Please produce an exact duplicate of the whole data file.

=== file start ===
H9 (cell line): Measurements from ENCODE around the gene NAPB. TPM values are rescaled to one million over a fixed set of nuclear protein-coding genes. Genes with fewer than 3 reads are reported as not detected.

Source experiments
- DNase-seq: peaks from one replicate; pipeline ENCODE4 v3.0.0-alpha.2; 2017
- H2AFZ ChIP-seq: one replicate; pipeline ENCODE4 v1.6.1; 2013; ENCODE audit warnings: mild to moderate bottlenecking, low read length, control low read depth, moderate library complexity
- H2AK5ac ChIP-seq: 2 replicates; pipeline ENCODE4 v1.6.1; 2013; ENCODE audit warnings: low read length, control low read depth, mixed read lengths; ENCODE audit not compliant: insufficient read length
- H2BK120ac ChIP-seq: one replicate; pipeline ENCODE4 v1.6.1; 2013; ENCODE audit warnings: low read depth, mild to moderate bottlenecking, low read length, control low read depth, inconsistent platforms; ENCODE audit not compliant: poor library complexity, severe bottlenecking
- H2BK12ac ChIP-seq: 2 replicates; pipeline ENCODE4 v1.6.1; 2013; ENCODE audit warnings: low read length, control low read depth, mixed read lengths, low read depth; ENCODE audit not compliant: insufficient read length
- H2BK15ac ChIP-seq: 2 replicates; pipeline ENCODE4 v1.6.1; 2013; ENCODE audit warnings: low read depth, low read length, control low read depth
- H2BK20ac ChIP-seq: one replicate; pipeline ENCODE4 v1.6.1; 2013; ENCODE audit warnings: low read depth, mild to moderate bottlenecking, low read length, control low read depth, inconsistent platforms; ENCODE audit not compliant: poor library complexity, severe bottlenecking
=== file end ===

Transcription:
H9 (cell line): Measurements from ENCODE around the gene NAPB. TPM values are rescaled to one million over a fixed set of nuclear protein-coding genes. Genes with fewer than 3 reads are reported as not detected.

Source experiments
- DNase-seq: peaks from one replicate; pipeline ENCODE4 v3.0.0-alpha.2; 2017
- H2AFZ ChIP-seq: one replicate; pipeline ENCODE4 v1.6.1; 2013; ENCODE audit warnings: mild to moderate bottlenecking, low read length, control low read depth, moderate library complexity
- H2AK5ac ChIP-seq: 2 replicates; pipeline ENCODE4 v1.6.1; 2013; ENCODE audit warnings: low read length, control low read depth, mixed read lengths; ENCODE audit not compliant: insufficient read length
- H2BK120ac ChIP-seq: one replicate; pipeline ENCODE4 v1.6.1; 2013; ENCODE audit warnings: low read depth, mild to moderate bottlenecking, low read length, control low read depth, inconsistent platforms; ENCODE audit not compliant: poor library complexity, severe bottlenecking
- H2BK12ac ChIP-seq: 2 replicates; pipeline ENCODE4 v1.6.1; 2013; ENCODE audit warnings: low read length, control low read depth, mixed read lengths, low read depth; ENCODE audit not compliant: insufficient read length
- H2BK15ac ChIP-seq: 2 replicates; pipeline ENCODE4 v1.6.1; 2013; ENCODE audit warnings: low read depth, low read length, control low read depth
- H2BK20ac ChIP-seq: one replicate; pipeline ENCODE4 v1.6.1; 2013; ENCODE audit warnings: low read depth, mild to moderate bottlenecking, low read length, control low read depth, inconsistent platforms; ENCODE audit not compliant: poor library complexity, severe bottlenecking